Never miss another shot. Ever. The new Casio EXILIM Pro EX-F1 ($1,000; March) offers unheard of burst shooting capabilities — it can capture up to 60 frames per second at full resolution. The 6-megapixel shooter, which features a 12x optical zoom, can also shoot Full HD movies (1920 x 1080) at 60fps. To help your slowness even further, the camera has a unique buffer system that saves images even before you hit the shutter button.
Normally, we're not too big on pocket cams — they tend to be light in weight and light on image quality — but that might change with the Nikon Coolpix S700 ($380; Sept. 2007). This new metal-bodied cam boosts image quality with features like a 12.1 megapixel sensor, the same EXPEED image processing engine found in the D300, optical vibration reduction — a must for those with shaky hands — and ISO of up to 3200. A sleek, stylish shooter with the optics to back up its good looks.
It was only a matter of time before a Blu-ray-recording cam appeared on the market, and it's happened sooner rather than later. The Hitachi BD70 Blu-ray Camcorder ($TBA) records video at up to 1920x1080 resolution onto 8cm Blu-ray discs or DVD. The BD70 features a 5.3 megapixel sensor, and the Blu-ray discs it records can be played immediately in any Blu-ray player, including the Playstation 3.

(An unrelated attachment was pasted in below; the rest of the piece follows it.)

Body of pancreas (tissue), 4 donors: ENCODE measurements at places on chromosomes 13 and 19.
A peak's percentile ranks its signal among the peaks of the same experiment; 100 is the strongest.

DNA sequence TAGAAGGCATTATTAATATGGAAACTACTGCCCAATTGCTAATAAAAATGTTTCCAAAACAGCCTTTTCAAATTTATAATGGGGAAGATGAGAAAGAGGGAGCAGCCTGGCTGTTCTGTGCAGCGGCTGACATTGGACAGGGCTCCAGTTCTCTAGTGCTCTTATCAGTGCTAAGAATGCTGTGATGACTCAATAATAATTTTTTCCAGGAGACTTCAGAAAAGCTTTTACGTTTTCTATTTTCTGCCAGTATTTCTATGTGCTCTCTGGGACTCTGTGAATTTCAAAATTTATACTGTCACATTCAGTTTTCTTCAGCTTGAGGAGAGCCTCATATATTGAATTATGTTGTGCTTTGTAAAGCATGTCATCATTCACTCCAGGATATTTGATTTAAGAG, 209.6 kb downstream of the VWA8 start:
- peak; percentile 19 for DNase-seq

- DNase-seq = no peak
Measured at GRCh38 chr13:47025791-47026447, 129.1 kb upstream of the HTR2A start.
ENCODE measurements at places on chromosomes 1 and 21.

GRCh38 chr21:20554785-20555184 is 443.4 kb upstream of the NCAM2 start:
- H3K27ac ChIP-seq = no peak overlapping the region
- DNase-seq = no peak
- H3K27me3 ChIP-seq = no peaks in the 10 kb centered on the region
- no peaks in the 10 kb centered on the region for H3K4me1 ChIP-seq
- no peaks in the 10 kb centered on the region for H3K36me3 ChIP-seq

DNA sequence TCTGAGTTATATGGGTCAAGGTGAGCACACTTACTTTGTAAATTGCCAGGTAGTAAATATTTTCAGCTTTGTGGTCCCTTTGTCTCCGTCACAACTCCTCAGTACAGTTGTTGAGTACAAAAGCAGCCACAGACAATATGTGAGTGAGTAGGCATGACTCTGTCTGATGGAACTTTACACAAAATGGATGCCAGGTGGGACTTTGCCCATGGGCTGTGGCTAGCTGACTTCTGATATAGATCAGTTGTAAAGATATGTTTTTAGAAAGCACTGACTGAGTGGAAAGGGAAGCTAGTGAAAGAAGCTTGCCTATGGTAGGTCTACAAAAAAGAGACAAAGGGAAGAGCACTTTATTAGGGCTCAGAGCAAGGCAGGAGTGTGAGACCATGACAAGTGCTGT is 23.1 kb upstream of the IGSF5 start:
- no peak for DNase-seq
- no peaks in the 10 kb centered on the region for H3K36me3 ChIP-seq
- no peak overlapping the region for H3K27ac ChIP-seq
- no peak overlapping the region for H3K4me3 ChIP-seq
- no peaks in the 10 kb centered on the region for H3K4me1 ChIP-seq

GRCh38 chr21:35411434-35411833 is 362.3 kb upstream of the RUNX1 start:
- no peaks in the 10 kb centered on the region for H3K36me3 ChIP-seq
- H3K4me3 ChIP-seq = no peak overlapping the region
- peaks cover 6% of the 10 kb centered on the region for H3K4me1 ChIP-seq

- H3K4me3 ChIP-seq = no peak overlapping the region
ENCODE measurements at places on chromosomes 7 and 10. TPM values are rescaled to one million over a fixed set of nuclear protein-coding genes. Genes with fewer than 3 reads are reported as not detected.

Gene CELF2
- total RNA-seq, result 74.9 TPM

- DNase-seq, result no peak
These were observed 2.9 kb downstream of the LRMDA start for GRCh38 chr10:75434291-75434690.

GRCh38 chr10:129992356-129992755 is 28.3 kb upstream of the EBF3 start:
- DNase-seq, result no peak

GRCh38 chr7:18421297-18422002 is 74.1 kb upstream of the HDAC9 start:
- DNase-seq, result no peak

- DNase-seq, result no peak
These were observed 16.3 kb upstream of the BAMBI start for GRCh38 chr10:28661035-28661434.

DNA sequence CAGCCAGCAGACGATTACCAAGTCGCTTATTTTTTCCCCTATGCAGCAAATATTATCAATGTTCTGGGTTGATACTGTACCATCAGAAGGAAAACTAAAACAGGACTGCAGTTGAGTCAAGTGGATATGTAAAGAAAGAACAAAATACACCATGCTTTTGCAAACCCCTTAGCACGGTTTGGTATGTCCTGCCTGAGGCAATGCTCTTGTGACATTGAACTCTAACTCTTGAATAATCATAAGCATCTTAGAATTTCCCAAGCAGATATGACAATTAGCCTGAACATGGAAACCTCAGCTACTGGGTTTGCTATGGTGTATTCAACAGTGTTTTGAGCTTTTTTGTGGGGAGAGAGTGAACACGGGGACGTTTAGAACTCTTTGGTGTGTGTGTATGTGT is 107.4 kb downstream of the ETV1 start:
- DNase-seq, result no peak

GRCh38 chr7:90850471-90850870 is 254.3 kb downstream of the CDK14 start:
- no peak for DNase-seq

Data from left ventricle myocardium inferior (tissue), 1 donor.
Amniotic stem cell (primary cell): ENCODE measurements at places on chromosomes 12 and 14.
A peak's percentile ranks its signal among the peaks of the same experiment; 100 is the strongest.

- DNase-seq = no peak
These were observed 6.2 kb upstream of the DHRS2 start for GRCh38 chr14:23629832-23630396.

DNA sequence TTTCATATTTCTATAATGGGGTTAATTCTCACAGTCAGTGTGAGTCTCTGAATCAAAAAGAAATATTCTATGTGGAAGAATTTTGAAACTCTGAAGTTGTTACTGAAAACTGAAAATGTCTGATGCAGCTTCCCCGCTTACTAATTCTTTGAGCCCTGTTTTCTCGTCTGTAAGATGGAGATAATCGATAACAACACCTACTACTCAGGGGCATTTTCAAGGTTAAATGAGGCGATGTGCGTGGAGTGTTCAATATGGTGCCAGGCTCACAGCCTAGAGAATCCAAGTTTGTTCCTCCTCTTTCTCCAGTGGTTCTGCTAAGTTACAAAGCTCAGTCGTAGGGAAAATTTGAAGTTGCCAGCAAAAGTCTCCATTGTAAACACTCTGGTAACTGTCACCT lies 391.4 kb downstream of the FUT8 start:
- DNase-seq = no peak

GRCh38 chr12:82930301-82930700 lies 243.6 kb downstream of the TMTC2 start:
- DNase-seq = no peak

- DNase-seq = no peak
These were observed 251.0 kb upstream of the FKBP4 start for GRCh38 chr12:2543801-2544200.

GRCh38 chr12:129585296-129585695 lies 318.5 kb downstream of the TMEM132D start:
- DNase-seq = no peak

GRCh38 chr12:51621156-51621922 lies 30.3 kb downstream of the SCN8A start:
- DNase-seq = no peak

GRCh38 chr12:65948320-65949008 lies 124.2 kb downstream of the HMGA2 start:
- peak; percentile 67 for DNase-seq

Just when this Uncrate staffer had set his heart on a Nikon D80, here comes this beast. The Nikon D300 ($1800; Nov. 2007) is the company's new entry-level pro dSLR, and it has the features to back up its "pro" claim. Features like a new 51-point auto focus system, a 12.3 megapixel DX sensor, EXPEED Image Processing System, a new 920,000 dot high-resolution 3-inch LCD monitor with LiveView, magnesium alloy construction, and a self-cleaning sensor unit. Of course, if all that's not enough for you, you can always step up to the new Nikon D3 ($5000; Nov.) which packs a 12.1 megapixel full-frame sensor, ISO 25,600 (no, that's not a typo), and nine frames per second shooting capabilities, compared to the D300's six.
Canon has upped the ante again with the EOS 40D ($1300; Sept.). This mid-range competitor to Nikon's D80 packs an enhanced 10.1-megapixel CMOS sensor, a DIGIC III image processor, and a 3-inch LCD screen in a new magnesium alloy body. Other features include the ability to shoot 6.5 frames-per-second, a top shutter speed of 1/8000 of a second, and a redesigned nine-point Autofocus sensor.